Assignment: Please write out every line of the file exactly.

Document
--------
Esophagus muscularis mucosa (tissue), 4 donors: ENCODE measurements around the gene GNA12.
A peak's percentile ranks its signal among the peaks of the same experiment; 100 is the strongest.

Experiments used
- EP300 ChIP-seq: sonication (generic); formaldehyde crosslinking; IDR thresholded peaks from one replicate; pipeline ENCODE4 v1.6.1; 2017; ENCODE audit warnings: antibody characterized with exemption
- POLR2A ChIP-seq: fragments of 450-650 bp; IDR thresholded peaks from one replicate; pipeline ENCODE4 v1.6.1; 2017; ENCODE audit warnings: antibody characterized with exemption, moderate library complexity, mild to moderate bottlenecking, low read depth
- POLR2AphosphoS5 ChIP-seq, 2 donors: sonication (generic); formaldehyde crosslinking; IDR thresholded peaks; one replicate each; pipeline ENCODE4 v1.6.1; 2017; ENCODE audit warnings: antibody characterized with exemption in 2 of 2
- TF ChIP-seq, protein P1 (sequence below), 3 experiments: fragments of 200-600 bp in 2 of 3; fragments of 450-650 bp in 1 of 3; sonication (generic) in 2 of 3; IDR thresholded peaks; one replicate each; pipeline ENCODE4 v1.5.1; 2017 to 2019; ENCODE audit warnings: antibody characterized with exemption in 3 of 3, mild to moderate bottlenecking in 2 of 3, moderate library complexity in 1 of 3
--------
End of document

Esophagus muscularis mucosa (tissue), 4 donors: ENCODE measurements around the gene GNA12.
A peak's percentile ranks its signal among the peaks of the same experiment; 100 is the strongest.

Experiments used
- EP300 ChIP-seq: sonication (generic); formaldehyde crosslinking; IDR thresholded peaks from one replicate; pipeline ENCODE4 v1.6.1; 2017; ENCODE audit warnings: antibody characterized with exemption
- POLR2A ChIP-seq: fragments of 450-650 bp; IDR thresholded peaks from one replicate; pipeline ENCODE4 v1.6.1; 2017; ENCODE audit warnings: antibody characterized with exemption, moderate library complexity, mild to moderate bottlenecking, low read depth
- POLR2AphosphoS5 ChIP-seq, 2 donors: sonication (generic); formaldehyde crosslinking; IDR thresholded peaks; one replicate each; pipeline ENCODE4 v1.6.1; 2017; ENCODE audit warnings: antibody characterized with exemption in 2 of 2
- TF ChIP-seq, protein P1 (sequence below), 3 experiments: fragments of 200-600 bp in 2 of 3; fragments of 450-650 bp in 1 of 3; sonication (generic) in 2 of 3; IDR thresholded peaks; one replicate each; pipeline ENCODE4 v1.5.1; 2017 to 2019; ENCODE audit warnings: antibody characterized with exemption in 3 of 3, mild to moderate bottlenecking in 2 of 3, moderate library complexity in 1 of 3